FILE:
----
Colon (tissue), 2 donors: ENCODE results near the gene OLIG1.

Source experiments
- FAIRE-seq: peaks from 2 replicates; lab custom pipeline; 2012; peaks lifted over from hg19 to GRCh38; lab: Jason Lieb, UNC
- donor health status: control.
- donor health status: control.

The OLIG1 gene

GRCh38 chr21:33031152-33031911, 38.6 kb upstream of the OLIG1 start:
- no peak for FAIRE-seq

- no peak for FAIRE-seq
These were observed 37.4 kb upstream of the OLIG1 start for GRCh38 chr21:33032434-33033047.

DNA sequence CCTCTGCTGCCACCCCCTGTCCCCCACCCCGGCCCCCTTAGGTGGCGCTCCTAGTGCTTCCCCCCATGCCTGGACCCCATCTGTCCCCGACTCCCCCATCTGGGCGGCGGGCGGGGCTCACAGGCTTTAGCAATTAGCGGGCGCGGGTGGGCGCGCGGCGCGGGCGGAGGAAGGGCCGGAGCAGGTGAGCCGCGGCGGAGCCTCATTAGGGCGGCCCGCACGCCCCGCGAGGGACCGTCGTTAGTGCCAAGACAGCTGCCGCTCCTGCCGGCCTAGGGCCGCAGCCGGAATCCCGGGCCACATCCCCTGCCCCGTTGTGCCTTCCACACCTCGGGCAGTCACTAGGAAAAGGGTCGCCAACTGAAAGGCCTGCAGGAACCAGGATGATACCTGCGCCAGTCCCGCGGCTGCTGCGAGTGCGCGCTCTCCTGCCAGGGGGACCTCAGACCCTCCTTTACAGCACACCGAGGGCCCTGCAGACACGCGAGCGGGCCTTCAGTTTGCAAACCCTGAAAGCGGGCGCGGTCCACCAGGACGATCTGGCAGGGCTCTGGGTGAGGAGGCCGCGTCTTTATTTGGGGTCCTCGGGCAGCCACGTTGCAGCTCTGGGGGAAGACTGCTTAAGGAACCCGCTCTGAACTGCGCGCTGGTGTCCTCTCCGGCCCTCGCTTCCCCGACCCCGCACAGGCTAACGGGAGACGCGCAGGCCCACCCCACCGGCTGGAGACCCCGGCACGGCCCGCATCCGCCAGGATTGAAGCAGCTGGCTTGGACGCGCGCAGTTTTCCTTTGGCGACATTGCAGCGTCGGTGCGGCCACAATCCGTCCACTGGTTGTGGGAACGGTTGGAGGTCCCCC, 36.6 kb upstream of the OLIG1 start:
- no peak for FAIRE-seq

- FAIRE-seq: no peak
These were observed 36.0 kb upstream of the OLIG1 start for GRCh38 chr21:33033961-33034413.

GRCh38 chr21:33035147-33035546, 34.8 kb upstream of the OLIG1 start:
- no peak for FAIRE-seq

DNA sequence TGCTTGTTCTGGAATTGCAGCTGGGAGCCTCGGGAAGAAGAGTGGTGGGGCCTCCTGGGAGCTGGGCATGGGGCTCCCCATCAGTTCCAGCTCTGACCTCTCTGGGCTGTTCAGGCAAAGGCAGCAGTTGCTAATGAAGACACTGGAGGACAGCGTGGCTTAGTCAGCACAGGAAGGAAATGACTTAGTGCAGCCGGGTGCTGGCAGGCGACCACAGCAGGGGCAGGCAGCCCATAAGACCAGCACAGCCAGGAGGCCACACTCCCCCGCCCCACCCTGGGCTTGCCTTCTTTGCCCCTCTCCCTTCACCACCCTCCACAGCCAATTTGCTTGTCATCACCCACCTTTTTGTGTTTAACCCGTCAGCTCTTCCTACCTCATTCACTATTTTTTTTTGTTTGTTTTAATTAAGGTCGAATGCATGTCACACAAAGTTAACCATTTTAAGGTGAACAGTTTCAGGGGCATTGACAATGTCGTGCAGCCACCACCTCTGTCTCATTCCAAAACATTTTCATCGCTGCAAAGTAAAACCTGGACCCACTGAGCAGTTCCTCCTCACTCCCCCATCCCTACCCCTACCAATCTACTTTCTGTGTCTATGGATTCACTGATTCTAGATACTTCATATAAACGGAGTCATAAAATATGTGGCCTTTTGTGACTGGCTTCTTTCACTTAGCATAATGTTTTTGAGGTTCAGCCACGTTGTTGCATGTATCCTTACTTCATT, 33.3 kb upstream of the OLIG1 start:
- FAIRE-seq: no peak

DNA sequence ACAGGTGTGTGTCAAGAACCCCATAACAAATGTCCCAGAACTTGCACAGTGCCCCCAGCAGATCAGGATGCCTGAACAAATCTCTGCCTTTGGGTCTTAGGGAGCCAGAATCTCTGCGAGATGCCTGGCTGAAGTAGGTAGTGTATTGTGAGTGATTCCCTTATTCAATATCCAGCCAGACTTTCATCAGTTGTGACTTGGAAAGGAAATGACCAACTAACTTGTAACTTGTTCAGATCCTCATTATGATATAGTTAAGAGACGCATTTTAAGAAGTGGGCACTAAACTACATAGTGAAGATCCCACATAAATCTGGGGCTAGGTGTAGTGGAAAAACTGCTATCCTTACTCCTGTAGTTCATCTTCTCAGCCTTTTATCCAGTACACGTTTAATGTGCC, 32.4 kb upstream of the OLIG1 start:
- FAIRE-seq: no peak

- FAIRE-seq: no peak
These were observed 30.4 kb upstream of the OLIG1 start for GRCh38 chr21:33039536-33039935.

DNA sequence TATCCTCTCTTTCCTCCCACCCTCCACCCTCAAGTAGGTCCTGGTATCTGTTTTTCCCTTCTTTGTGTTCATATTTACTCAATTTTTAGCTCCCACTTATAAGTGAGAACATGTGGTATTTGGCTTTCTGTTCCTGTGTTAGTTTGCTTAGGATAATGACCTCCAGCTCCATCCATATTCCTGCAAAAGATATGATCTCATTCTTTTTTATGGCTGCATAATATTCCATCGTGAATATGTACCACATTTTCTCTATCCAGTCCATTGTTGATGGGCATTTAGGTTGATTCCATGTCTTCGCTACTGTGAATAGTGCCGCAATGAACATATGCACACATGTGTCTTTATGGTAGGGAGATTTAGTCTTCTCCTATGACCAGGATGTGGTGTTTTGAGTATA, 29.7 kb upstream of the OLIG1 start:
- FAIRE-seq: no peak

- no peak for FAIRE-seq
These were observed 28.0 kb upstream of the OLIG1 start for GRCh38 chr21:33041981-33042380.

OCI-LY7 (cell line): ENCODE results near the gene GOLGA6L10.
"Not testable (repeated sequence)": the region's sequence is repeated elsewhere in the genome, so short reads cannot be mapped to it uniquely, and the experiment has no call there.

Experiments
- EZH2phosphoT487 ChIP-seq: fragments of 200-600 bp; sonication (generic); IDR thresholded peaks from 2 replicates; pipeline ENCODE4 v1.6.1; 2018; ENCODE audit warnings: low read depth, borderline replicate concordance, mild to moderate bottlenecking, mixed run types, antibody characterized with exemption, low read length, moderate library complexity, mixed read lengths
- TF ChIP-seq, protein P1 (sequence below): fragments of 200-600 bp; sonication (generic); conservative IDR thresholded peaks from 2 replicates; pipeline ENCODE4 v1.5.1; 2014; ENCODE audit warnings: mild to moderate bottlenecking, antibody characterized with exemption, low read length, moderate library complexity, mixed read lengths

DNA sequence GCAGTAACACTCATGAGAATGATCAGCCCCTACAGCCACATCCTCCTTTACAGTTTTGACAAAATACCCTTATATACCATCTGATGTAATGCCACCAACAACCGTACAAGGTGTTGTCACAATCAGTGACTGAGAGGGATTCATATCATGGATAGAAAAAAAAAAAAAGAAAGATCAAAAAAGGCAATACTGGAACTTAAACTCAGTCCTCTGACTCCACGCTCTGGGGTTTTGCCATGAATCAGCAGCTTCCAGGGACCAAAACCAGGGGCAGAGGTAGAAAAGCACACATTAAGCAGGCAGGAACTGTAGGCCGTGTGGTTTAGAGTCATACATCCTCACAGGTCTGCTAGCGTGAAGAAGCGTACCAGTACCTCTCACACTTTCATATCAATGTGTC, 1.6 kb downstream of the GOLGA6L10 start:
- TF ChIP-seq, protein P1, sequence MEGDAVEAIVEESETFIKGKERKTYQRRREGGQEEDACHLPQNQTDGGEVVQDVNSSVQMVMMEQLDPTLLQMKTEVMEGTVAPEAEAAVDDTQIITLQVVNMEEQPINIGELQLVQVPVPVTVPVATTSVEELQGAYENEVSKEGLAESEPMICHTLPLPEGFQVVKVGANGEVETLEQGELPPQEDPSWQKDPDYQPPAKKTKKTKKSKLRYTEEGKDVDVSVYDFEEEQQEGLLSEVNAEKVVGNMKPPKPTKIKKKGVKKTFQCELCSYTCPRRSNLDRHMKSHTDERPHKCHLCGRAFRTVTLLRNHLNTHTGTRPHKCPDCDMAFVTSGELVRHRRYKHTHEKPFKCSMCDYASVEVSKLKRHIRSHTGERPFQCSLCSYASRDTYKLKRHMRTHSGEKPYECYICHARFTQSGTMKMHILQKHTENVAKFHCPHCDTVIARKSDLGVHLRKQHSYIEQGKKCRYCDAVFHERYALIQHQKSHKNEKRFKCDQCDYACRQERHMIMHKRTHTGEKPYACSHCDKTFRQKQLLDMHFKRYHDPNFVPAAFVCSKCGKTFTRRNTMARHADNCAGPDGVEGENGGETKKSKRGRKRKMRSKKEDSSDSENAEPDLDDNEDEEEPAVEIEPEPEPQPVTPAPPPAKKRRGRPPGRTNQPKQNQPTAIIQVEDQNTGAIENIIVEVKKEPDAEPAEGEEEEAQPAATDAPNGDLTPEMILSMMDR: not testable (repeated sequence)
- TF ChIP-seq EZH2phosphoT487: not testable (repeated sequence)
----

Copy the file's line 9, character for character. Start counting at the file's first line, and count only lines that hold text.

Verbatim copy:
- no peak for FAIRE-seq